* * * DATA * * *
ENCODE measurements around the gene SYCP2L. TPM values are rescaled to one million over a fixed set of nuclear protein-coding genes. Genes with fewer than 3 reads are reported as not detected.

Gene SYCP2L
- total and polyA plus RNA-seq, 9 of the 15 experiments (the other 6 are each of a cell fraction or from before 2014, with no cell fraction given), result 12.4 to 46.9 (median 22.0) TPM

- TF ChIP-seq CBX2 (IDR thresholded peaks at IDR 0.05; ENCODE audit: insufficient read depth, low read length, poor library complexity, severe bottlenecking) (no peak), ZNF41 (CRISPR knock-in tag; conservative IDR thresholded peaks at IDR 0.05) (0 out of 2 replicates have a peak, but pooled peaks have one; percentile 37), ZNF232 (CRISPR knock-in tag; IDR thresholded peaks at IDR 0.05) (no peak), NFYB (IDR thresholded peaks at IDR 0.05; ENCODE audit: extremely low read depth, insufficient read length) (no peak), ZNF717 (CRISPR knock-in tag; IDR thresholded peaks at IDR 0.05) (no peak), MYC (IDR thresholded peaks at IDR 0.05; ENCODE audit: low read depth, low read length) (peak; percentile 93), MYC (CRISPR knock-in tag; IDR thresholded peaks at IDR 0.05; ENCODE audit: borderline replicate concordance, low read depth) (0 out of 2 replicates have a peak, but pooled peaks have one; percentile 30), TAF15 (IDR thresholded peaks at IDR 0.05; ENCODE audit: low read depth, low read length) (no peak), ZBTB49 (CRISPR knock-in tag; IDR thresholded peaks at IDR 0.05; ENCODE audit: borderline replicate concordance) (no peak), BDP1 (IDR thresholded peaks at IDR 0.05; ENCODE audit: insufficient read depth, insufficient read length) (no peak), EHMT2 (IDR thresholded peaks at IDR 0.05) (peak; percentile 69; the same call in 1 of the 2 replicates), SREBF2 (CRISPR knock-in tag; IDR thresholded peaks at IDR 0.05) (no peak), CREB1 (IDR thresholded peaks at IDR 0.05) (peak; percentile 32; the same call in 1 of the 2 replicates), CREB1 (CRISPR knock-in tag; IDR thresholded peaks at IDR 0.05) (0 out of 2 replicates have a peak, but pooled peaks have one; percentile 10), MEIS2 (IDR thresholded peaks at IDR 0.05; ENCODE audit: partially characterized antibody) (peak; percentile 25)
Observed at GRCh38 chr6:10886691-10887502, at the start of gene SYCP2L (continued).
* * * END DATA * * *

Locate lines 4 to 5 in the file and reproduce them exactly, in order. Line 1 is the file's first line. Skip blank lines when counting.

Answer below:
- TF ChIP-seq CBX2 (IDR thresholded peaks at IDR 0.05; ENCODE audit: insufficient read depth, low read length, poor library complexity, severe bottlenecking) (no peak), ZNF41 (CRISPR knock-in tag; conservative IDR thresholded peaks at IDR 0.05) (0 out of 2 replicates have a peak, but pooled peaks have one; percentile 37), ZNF232 (CRISPR knock-in tag; IDR thresholded peaks at IDR 0.05) (no peak), NFYB (IDR thresholded peaks at IDR 0.05; ENCODE audit: extremely low read depth, insufficient read length) (no peak), ZNF717 (CRISPR knock-in tag; IDR thresholded peaks at IDR 0.05) (no peak), MYC (IDR thresholded peaks at IDR 0.05; ENCODE audit: low read depth, low read length) (peak; percentile 93), MYC (CRISPR knock-in tag; IDR thresholded peaks at IDR 0.05; ENCODE audit: borderline replicate concordance, low read depth) (0 out of 2 replicates have a peak, but pooled peaks have one; percentile 30), TAF15 (IDR thresholded peaks at IDR 0.05; ENCODE audit: low read depth, low read length) (no peak), ZBTB49 (CRISPR knock-in tag; IDR thresholded peaks at IDR 0.05; ENCODE audit: borderline replicate concordance) (no peak), BDP1 (IDR thresholded peaks at IDR 0.05; ENCODE audit: insufficient read depth, insufficient read length) (no peak), EHMT2 (IDR thresholded peaks at IDR 0.05) (peak; percentile 69; the same call in 1 of the 2 replicates), SREBF2 (CRISPR knock-in tag; IDR thresholded peaks at IDR 0.05) (no peak), CREB1 (IDR thresholded peaks at IDR 0.05) (peak; percentile 32; the same call in 1 of the 2 replicates), CREB1 (CRISPR knock-in tag; IDR thresholded peaks at IDR 0.05) (0 out of 2 replicates have a peak, but pooled peaks have one; percentile 10), MEIS2 (IDR thresholded peaks at IDR 0.05; ENCODE audit: partially characterized antibody) (peak; percentile 25)
Observed at GRCh38 chr6:10886691-10887502, at the start of gene SYCP2L (continued).